SIPCASydney International Piano Competition of Australia
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Check out the self-congratulatory SIPCA website for instance.
Figure 3 and 4 represent the graph of [f.sub.[chi]], where [chi] is a SIPCA and [[phi].sub.1] = Id and [[sigma].sub.R] respectively.
A).sup.Z] be a SIPCA. We say t [is less than or equal to] A is a transition point if [MATHEMATICAL EXPRESSION NOT REPRODUCIBLE IN ASCII] is a SIPCA.
B).sup.Z] be a SIPCA. The transition points of Id x [phi] are the transition points of [phi] and {B, 2B, ..., AB}.
x [[phi].sub.1] is a SIPCA with [[phi].sub.i] : [[0 ...
[A.sub.i]).sup.Z] be a SIPCA and x a non-transition point with [f.sub.[chi]] (x) = x (or 0).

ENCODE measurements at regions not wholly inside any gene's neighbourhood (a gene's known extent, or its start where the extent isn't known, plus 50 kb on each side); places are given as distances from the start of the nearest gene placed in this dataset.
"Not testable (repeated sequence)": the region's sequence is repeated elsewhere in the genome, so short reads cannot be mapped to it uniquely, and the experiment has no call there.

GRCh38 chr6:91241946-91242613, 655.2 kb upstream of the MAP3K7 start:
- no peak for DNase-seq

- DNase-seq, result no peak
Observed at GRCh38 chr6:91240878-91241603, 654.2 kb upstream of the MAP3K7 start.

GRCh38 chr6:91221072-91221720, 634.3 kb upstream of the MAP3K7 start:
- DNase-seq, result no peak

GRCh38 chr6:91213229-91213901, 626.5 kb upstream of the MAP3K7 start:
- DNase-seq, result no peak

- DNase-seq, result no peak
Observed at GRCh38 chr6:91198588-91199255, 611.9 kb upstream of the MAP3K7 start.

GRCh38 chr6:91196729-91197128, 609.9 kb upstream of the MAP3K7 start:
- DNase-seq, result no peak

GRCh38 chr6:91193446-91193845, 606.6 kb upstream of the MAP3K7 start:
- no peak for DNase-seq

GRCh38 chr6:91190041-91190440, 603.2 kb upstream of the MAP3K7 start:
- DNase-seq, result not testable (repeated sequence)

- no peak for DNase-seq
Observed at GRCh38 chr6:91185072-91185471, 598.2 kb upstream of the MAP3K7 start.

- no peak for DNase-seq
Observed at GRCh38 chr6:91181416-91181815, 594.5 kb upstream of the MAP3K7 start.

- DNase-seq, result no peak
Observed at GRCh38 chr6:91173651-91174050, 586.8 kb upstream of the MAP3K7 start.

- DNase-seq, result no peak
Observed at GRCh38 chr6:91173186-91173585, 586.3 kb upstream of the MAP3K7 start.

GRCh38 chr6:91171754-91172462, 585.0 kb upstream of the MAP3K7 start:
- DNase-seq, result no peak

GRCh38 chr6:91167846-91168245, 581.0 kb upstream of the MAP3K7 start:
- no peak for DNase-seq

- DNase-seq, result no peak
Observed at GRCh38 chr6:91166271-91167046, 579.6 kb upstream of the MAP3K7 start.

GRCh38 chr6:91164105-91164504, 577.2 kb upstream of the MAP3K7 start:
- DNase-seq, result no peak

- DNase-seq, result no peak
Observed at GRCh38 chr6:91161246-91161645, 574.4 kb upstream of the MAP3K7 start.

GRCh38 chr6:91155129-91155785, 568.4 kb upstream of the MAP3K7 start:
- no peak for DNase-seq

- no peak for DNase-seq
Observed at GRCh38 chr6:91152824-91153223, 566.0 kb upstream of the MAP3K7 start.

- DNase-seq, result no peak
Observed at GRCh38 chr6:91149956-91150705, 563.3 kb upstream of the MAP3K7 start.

[A.sub.i]).sup.Z] be a SIPCA. Then x [member of] [[0 ...
Proof: If [MATHEMATICAL EXPRESSION NOT REPRODUCIBLE IN ASCII] is a SIPCA then it is clearly surjective.
[A.sub.i]).sup.Z] be a SIPCA. If z is the last zero of [f.sub.[chi]] (that is the largest value z in the domain such that [f.sub.[chi]](z) = 0), then there are exactly z pairs (x, y) such that x < y, [f.sub.[chi]] (x) = x, and [f.sub.[chi]] (y) = 0.
[A.sub.i]).sup.Z] be a SIPCA. For all non-transition points such that [f.sub.[chi]](x) = x, there exist points p < q < r < x such that x - r = q - p, [f.sub.[chi]](p) = p, [f.sub.[chi]](q) = 0, and [f.sub.
By Proposition 20 we can use induction to see there exists a SIPCA X : [[0 ...
For bigger neighbourhoods not all surjective NCCA are SIPCA.